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More Than A Third Of Employees Failed To Switch Off And Worked Through Their Christmas Holiday

Published 19 December 2016

Christmas should have been a time when employees switched off to enjoy a well-deserved break, but it seems many could not resist the urge to work through the festive period.

Whether there is an expectation from employers that staff will keep an eye on work at all times, or workers feel pressured to do so, taking work home - and away on holiday – appears to be on the increase.

A study has revealed that one in three (36%) workers surveyed said they would continue to check work emails over the Christmas break; with those aged between 18 and 34 admitting they were most likely to do so (49%) (1).

The research carried out by Lee Hecht Harrison Penna quizzed two thousand full time workers in the UK.

Technology means work can be at an employee’s fingertips during the evenings, weekend and even while on holiday.

Some workers may believe that by simply reading emails and not responding to them that they are not actually working, but what it really does show is that they have not fully switched off from the workplace.

The Trade Union Congress says the number of people working excessive hours has risen by 15 per cent since 2010 with 3.4m employees now doing more than a 48hr week – up by 453,000 (2).

Workers putting in unpaid hours and failing to disconnect from work outside of office hours is a growing problem. It can have a detrimental impact on an employee’s health and well-being causing stress, depression and anxiety and lead to burnout.

The latest estimate from the Labour Force Survey for 2015/2016 shows that 11.7m working days were lost due to stress, anxiety and depression (3).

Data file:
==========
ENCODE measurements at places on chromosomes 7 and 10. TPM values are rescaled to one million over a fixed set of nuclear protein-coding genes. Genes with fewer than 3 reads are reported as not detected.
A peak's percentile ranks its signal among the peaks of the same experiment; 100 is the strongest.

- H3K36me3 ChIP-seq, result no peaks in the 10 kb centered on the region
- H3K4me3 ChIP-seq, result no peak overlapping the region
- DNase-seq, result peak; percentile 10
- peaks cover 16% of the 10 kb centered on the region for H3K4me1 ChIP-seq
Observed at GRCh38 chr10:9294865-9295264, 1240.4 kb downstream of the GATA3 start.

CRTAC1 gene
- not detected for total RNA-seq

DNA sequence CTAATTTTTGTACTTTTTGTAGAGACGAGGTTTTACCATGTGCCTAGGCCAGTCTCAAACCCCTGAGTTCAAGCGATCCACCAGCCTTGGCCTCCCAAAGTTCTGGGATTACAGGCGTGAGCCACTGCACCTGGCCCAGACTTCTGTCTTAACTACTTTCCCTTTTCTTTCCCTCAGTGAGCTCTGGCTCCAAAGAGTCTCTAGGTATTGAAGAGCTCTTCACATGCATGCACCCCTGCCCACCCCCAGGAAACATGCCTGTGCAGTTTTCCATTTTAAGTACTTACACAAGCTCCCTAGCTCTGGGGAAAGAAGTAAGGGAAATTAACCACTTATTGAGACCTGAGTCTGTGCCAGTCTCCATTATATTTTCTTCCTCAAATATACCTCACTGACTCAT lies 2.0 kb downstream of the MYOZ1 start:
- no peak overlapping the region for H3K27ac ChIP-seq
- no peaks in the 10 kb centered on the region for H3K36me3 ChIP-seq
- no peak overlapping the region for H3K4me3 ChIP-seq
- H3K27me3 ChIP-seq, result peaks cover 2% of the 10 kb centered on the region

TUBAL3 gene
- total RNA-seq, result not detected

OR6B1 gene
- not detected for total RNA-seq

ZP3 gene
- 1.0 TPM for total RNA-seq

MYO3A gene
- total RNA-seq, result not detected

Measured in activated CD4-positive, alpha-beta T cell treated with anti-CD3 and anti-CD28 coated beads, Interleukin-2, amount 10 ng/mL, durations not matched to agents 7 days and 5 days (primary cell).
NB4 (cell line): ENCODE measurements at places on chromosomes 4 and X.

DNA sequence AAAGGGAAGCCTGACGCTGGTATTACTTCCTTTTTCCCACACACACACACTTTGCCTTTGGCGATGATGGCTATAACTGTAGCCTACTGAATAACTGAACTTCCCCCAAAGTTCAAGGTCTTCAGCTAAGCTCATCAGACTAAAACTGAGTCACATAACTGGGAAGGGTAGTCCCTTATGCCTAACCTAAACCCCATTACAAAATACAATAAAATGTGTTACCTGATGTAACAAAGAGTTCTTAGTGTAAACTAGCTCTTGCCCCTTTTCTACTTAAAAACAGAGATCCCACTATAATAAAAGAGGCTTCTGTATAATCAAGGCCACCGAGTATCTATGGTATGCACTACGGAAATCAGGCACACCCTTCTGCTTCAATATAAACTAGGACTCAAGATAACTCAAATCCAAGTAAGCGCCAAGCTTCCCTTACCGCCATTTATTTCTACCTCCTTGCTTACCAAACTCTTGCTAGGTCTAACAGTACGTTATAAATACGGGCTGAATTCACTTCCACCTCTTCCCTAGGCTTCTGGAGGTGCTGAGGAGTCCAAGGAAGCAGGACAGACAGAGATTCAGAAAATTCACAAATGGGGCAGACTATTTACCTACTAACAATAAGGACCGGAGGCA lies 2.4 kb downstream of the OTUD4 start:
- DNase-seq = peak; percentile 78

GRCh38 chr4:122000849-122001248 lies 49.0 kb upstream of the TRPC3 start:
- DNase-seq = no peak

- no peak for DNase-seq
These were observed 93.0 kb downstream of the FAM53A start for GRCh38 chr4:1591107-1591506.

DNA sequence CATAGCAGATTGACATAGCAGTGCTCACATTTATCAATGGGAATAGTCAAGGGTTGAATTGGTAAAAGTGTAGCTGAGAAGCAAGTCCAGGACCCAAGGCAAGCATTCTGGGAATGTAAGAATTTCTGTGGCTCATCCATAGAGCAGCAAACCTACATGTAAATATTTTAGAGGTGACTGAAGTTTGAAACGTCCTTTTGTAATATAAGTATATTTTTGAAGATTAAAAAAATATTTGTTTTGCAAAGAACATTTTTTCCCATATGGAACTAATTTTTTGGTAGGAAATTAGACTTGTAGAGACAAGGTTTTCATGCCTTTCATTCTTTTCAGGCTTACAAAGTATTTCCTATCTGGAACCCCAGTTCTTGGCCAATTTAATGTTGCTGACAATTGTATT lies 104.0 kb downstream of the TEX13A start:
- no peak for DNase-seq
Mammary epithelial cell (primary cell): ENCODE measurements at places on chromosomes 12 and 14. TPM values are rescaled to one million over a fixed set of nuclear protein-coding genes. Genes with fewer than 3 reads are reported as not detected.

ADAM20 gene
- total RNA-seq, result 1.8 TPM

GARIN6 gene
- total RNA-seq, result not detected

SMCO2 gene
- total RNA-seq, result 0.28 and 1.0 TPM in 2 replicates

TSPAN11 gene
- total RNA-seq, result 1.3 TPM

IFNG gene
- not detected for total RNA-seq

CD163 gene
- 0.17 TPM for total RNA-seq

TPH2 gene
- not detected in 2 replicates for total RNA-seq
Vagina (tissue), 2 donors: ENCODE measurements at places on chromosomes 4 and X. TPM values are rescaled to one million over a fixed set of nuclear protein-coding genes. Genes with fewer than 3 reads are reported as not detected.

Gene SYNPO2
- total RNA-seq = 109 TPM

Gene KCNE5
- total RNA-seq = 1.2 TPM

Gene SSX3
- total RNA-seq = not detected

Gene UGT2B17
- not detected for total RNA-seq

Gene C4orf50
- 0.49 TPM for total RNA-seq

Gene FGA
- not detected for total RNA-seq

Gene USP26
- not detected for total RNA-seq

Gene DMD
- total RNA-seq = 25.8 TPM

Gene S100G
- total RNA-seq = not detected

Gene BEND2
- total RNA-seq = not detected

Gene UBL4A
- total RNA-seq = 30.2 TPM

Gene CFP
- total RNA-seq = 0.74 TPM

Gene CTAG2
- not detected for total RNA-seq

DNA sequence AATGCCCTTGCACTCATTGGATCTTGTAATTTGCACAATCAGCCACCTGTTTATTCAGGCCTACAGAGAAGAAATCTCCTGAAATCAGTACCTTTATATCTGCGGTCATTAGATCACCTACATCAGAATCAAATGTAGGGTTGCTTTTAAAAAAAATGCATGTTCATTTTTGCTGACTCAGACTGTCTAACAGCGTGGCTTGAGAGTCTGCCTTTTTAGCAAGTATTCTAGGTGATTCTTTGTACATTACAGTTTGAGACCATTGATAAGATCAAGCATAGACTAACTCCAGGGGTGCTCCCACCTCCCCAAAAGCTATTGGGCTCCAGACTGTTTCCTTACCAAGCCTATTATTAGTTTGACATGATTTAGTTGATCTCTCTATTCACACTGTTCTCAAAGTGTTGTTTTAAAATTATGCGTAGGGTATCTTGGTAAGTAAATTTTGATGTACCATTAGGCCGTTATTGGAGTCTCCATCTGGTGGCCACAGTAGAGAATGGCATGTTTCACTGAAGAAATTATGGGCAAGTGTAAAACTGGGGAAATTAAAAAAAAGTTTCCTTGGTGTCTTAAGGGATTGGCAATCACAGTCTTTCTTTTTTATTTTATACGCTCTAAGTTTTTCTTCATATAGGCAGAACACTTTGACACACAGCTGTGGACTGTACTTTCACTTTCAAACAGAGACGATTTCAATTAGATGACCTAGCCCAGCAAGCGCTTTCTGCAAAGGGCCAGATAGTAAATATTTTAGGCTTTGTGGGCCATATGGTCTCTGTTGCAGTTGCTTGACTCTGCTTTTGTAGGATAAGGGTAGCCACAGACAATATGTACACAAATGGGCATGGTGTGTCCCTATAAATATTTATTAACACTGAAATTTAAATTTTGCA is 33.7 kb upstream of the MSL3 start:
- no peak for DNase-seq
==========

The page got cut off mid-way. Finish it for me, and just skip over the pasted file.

France has now introduced a new employment law requiring organisations with more than 50 workers to start negotiations to define the rights of employees to ignore their smartphones (4).

It will give employees flexibility and allow them to disconnect from work and address a practice that results in workers doing unpaid overtime.

While there is no such law in the UK organisations can still do their bit to help. Employers can encourage employees to relax outside of work, and especially while on holiday as returning to work refreshed after a break can boost productivity.


1. Many employees will work through Christmas [Internet]. [cited 2017 Jan 26]. Available from:

2. This email address is being protected from spambots. You need JavaScript enabled to view it.. 15 per cent increase in people working more than 48 hours a week risks a return to “Burnout Britain”, warns TUC [Internet]. TUC. 2015 [cited 2017 Jan 26]. Available from:

3. Statistics - Work related stress, anxiety and depression statistics in Great Britain (GB) [Internet]. [cited 2017 Jan 26]. Available from:

4. France-Presse A. French win “right to disconnect” from out-of-hours work emails [Internet]. The Telegraph. 12:13 [cited 2017 Jan 26]. Available from:


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